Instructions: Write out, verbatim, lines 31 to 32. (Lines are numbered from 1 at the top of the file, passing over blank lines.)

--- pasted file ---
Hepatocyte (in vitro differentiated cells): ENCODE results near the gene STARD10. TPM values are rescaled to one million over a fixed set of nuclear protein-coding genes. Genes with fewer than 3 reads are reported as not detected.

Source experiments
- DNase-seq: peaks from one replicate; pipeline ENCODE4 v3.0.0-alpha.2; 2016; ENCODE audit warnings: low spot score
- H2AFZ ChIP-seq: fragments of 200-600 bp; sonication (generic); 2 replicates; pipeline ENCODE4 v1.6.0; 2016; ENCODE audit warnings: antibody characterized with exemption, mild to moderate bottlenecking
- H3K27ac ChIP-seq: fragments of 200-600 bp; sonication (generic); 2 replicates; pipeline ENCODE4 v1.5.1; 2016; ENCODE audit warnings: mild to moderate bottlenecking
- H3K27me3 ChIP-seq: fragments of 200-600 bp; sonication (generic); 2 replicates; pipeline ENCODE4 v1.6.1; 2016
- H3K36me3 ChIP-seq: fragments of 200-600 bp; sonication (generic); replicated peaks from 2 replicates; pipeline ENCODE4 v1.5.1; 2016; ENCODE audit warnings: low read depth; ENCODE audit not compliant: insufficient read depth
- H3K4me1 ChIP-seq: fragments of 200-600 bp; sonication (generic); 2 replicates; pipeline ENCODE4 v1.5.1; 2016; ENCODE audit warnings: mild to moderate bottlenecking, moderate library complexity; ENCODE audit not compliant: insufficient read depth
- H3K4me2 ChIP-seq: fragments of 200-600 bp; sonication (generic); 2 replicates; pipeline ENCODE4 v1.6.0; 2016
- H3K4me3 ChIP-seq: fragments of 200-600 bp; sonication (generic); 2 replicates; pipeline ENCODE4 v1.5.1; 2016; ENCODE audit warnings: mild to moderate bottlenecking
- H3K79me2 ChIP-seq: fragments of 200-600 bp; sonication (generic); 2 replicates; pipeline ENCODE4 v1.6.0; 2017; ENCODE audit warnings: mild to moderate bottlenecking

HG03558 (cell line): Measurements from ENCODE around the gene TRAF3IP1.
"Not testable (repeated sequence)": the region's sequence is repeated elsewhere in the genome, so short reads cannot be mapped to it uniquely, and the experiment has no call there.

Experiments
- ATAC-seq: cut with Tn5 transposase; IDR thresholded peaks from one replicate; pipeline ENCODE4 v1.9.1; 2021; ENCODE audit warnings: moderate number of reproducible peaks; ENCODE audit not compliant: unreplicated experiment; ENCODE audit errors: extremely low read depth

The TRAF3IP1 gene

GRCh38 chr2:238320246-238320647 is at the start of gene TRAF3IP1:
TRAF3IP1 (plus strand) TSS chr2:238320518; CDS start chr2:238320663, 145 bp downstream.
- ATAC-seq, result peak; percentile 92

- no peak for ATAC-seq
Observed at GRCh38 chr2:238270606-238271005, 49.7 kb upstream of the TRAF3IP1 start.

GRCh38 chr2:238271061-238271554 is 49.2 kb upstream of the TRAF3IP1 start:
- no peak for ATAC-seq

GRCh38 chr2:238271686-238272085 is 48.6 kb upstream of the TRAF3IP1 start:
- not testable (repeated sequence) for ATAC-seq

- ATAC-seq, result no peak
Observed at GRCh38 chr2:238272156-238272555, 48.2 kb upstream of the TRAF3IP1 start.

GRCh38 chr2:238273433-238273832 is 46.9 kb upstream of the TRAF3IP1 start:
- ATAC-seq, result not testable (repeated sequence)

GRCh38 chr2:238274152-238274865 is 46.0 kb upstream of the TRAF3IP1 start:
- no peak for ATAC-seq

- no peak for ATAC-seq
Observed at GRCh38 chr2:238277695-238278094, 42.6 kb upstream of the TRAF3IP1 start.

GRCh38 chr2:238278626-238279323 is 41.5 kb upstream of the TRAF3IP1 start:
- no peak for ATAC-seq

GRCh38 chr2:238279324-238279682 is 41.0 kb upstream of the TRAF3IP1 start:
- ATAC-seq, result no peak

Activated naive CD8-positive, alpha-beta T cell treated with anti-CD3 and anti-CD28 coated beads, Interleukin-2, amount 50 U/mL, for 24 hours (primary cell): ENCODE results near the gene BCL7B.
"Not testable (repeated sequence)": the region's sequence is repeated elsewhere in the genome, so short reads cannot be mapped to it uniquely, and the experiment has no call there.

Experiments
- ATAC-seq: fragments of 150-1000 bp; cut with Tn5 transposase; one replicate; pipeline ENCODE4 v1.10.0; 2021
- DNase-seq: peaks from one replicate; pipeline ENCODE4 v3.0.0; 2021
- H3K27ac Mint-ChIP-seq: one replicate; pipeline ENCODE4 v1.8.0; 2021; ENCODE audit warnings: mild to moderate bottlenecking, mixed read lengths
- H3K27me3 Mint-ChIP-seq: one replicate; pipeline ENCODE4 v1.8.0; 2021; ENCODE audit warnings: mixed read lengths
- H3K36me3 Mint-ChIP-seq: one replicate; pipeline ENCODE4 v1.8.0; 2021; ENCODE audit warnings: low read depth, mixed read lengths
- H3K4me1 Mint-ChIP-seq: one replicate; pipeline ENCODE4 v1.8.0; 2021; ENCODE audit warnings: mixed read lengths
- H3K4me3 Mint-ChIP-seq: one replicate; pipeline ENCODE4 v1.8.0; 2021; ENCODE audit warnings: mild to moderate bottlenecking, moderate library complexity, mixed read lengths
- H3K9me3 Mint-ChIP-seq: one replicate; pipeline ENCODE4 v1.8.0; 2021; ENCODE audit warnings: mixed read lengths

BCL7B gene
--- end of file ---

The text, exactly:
- no peak for ATAC-seq

- no peak for ATAC-seq